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OPINION

Trump Just Dropped a Massive Coronavirus Lie on the American Public: ‘Mortality Rate Is One of the Lowest in the World’

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There’s no question that President Donald Trump is a serial, inveterate, unrepentent liar. But now his lies are costing lives, many, many lives – so many lives some are starting to accuse him of genocide, and others are asking, “how do we not label Trump a killer of American citizens by negligence, ignorance and incompetence?”

Just before midnight on Thursday President Trump dropped a huge lie on the American public, a lie designed to make those who don’t know and won’t bother to check, feel “safer,” and go out into their cities and towns thinking the coronavirus pandemic isn’t that bad, or that deadly.

It is.

Some might call his actions “depraved indifference,” but whatever you’d like to call it, there’s no getting around the fact that Trump is playing Russian roulette with Americans’ lives. He’s pointing the gun, pulling the trigger, and doesn’t care if there’s a bullet in the chamber or not.

So, you ask, what’s the lie?

Mortality rate is one of the lowest in the World.”

The United States ranks number nine in coronavirus mortality – where number one is the worst in the world. Out of 215 countries and territories, we’re number nine. There are 206 nations where statistically you would have a better chance of not dying from coronavirus if you were infected.

The truth: In the United States, the coronavirus mortality rate is one of the highest in the world.

Here’s proof.

Worldometers offers one of the best interactive, continuously updsted charts for tracking the coronavirus pandemic.

Here’s a screenshot, taken just before midnight on Thursday, sorted by per capita coronavirus deaths, or deaths from coronavirus for each one million people in the population.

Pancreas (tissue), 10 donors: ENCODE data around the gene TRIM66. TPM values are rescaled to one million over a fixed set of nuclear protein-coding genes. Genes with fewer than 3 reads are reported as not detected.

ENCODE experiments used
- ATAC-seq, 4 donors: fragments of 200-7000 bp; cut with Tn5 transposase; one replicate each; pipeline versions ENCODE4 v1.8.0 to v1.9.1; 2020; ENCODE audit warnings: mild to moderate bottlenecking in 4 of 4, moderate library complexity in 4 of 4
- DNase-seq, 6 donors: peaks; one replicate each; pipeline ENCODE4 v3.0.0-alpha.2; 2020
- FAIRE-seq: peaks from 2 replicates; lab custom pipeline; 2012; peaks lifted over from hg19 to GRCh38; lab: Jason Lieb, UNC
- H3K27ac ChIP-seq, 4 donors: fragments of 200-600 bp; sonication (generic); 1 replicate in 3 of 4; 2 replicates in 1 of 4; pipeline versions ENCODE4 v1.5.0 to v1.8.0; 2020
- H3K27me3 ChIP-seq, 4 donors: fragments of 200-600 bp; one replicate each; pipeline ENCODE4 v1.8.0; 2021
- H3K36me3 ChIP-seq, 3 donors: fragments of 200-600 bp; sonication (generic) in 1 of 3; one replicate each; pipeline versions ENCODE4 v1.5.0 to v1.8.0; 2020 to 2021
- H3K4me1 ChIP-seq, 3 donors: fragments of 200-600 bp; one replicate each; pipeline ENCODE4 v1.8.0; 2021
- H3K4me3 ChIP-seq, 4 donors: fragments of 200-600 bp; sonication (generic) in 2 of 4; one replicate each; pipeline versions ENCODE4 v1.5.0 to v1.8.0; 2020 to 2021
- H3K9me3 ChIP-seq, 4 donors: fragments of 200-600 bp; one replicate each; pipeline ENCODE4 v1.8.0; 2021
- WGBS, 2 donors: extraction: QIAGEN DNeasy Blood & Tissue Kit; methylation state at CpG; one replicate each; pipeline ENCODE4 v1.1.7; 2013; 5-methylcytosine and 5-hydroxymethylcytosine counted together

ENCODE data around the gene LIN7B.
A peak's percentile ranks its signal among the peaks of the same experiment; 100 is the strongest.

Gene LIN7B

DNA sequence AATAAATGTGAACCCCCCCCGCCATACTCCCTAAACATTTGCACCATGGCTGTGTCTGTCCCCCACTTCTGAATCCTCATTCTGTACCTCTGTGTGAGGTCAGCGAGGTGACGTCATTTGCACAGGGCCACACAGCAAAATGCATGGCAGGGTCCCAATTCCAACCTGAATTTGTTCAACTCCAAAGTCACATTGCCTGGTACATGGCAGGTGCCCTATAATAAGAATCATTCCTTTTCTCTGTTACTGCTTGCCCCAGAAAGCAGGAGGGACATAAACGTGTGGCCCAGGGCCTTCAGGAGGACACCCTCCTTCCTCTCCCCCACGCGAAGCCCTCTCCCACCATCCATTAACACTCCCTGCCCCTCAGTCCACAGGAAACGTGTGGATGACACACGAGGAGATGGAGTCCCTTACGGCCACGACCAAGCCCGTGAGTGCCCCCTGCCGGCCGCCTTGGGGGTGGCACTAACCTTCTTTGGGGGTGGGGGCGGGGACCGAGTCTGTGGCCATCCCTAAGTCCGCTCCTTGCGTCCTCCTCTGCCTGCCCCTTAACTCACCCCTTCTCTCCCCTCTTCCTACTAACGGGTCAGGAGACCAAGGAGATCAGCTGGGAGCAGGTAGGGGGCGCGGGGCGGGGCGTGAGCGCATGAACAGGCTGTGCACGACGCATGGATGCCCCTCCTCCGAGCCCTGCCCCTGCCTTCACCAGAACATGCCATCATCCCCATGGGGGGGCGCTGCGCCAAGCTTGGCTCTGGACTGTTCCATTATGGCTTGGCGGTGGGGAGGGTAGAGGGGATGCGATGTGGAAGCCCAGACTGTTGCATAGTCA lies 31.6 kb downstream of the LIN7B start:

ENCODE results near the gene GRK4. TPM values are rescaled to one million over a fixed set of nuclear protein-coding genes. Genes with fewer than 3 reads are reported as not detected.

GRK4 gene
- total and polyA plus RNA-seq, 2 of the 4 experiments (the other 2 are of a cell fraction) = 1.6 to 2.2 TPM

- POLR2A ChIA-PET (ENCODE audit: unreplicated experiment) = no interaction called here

In the United States the number is 383, as of the time this was taken.

For those who prefer Johns Hopkins’ statistics, the U.S. also ranks ninth in mortality rate, where number one is the worst. Johns Hopkins also offers a “case mortality” rate, meaning of those diagnosed with coronavirus, how many die. There the U.S. ranks 34th. Again, number one is the worst, and there are 215 countries. No matter how you look at the numbers, there is no way the mortality rate in the U.S. is “one of the lowest in the World.”

It is one of the highest.

Trump is lying to you, and people are dying.

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OPINION

Fox News Anchor Hosting First Presidential Debate Picks Trump Campaign Talking Points as Topics

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Chris Wallace, the Fox News anchor who will moderate the first presidential debate in one week from today, has decided on the topics. The Commission on Presidential Debates has released the list, and at least half are literally Trump campaign issues and talking points.

The list includes: The Trump and Biden Records, The Supreme Court, Covid-19, The Economy, Race and Violence in our Cities, The Integrity of the Election.

Americans have said in large numbers the debates are of minimal importance to their decision-making, and polls show most voters are already decided. NBC News senior political editor Mark Murray on Sunday reports a new NBC News/WSJ poll shows “a combined 71% of voters don’t see the upcoming debates as being very important to deciding their vote.”

Just 18% say they are extremely important, and 44% says they are not at all important.

But allowing Trump to take a victory lap over seating his third Supreme Court justice seems unfair. Voters continue to see Trump as the better of the candidates to manage the economy – despite record unemployment. Race and violence in our cities feeds right in to Trump’s lies about “suburban mothers,” and supposed fear of Black people. Election integrity is an issue only because Trump has lied about the safety of voting by mail – and worked get the Postal Service to slow down deliveries.